Linked is an interesting article from the Old Farmer’s Almanac; Growing Pumpkins – Planting, Growing, and Harvesting Pumpkins.
Below is a quick breakdown of the pumpkin varieties.
‘Jack Be Little’ miniature pumpkin variety, perfect for a holiday table. Vine variety. Days to maturity: 90 to 100 days. ‘We-B-Little’ is an All-America Selection winner, and ‘Munchkin’ is another great miniature pumpkin. Miniature pumpkins are very productive and easy to grow, sometimes producing up to a dozen fruits per plant.
Pumpkins for carving:
‘Autumn Gold’ great for carving, decorating. All-America Selection winner. Vine variety. Excellent for Jack-o-Lanterns. Days to maturity are generally 100 to 120 days.
‘Dill’s Atlantic Giant’ jumbo variety can grow to 200 pounds. Great for those who want to grow a giant pumpkin. Vine will spread to 25 feet, so space is a must. Days to maturity are 130 to 160 days, so plant early! Thin to the best one or two plants. Feed heavily but keep cultivation shallow. Remove first 2 or 3 female flowers after the plants start to bloom so that the plants grow larger with more leaf surface before setting fruit. Allow a single fruit to develop and pick off all female flowers that develop after this fruit has set on the plant. Take care that the vine doesn’t root down near the joints to avoid breakage.
Perfect pumpkins for pies:
‘Sugar Treat’ semi-bush hybrid. Ideal for cooking and baking. Days to maturity are generally 100 to 120 days. ‘Hijinks’ and ‘Baby Bear’ are both All-America Selection winners and have sweet flesh for pumpkin pie. ‘Cinderella’s Carriage’ is also perfect for pies or soups. ‘Peanut Pumpkin’ also produces very sweet flesh and can be great in pumpkin pie or pumpkin puree.
Many pumpkin growers I’ve talked to in the last couple of years like the lawn and garden test package. (Cost $25.00 analysis and recommendations) It is a complete soil test which looks at your soil nutrients and gives pumpkin growers the information they need to help with appropriate fertilizer and nutrient application. Get your results in 3 days.
Also, I’ve also noticed that some pumpkin growers are also looking at plant tissue analysis by sending in pumpkin leaves for analysis of nitrogen levels to ensure pumpkins are getting the appropriate nutrients from the soil. (Cost $24.00 analysis and recommendations)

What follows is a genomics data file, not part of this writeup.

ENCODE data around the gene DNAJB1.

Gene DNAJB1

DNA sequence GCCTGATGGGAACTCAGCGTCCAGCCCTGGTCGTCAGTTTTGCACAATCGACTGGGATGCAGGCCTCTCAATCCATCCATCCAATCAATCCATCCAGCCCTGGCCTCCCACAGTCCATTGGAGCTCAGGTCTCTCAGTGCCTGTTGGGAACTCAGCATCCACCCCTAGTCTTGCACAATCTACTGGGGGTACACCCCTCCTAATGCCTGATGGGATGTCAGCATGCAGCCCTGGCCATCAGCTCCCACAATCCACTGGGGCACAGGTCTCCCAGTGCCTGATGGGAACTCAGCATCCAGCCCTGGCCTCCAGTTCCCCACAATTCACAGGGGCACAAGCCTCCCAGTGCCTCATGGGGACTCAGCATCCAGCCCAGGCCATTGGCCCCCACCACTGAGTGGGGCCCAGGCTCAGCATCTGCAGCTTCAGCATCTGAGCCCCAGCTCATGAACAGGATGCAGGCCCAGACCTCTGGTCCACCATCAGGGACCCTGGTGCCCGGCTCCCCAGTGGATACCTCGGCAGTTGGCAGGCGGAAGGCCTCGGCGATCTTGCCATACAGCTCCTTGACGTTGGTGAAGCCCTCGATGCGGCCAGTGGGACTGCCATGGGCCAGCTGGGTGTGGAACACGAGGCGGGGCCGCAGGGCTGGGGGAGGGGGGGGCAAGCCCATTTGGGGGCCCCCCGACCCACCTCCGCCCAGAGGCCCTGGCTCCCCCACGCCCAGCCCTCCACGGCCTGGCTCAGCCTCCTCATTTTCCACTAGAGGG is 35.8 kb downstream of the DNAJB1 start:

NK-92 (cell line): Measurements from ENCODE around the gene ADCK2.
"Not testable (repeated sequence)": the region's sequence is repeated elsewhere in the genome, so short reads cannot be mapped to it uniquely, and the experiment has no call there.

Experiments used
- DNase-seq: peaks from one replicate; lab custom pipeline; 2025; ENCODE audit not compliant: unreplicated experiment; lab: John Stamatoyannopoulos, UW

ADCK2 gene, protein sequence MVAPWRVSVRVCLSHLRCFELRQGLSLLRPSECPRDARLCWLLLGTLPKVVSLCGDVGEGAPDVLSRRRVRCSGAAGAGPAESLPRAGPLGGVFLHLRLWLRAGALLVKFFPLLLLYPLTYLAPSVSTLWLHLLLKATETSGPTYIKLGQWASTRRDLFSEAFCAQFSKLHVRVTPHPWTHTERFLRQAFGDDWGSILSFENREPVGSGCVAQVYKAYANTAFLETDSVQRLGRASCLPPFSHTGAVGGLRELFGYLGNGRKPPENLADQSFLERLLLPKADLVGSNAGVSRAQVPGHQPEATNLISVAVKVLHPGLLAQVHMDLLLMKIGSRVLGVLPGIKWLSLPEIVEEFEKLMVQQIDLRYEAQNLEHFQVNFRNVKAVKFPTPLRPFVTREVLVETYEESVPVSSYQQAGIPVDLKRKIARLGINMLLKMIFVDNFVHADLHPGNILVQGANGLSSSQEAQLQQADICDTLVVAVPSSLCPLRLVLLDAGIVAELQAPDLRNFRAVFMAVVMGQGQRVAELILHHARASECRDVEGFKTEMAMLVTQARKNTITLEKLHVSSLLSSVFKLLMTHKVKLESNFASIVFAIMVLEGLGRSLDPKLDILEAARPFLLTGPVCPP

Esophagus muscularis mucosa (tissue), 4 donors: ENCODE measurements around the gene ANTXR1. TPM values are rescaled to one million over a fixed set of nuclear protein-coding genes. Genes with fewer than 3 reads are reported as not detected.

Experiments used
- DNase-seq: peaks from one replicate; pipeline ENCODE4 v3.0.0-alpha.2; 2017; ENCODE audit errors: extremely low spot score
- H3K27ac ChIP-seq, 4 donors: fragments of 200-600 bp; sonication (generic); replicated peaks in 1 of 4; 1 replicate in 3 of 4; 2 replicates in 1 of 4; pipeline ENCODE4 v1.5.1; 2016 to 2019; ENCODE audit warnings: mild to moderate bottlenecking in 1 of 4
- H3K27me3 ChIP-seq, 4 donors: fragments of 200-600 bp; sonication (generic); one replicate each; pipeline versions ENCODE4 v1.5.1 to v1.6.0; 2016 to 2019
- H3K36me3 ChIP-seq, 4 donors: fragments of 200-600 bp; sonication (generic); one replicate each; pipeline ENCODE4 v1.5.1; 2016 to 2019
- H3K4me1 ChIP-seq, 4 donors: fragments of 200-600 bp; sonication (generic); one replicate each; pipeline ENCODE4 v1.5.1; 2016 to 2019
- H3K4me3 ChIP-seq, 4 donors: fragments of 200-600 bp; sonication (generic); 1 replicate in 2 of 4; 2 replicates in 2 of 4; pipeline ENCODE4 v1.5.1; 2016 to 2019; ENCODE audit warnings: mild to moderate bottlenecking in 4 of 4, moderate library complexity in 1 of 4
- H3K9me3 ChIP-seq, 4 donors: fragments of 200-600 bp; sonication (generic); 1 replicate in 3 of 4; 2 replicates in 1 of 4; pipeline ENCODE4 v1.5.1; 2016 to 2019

So what does it take to grow pumpkins? I found this article in the Farmer’s Almanac. Check out some, (I left out some tips) of these pumpkin tips in the Farmers Almanac.
- Pumpkins do best when the seeds are directly planted in the ground.
- Minimum soil temperature for germination is 70ºF.
- Pick a site with full sun (to light shade).
- Pumpkins are big greedy feeders. They prefer very rich soil that is well-drained and not too soggy.
- Mix lots of compost and aged manure into the planting site before you sow seeds or transplant.
- Select a site with lots of space for the sprawling vines. Vine varieties need 50 to 100 square feet per hill.
- You can also grow pumpkins in big 5 to 10-gallon buckets! Or, try miniature varieties.
- Plant the seeds 1 inch deep into the hills (4 to 5 seeds per hill). Space hills 4 to 8 feet apart.
- When the plants are 2 to 3 inches tall; thin to 2 to 3 plants per hill by snipping off unwanted plants without disturbing the roots of the remaining ones.
- Use row covers to protect plants early in the season and to prevent insect problems.
- Pumpkins are very thirsty plants and need lots of water. Water one inch per week. Water deeply, especially during fruit set.
- When watering: Try to keep foliage and fruit dry unless it’s a sunny day. Dampness will make rot more likely.
- Add mulch around your pumpkins to keep in moisture, suppress weeds, and discourage pests.
- Pumpkins need lots of nutrients. A regular treatment of manure or compost mixed with water will sustain good growth.
- Fertilize on a regular basis. Use a high nitrogen formula in early plant growth.
- Fertilize when plants are about one foot tall, just before vines begin to run.
- Bees are essential for pollination, so be mindful when using insecticides to kill pests.
- Gardeners who are looking for a “prize for size” pumpkin might select the two or three prime candidates and remove all other fruit and vines.
Picture Source: Pixabay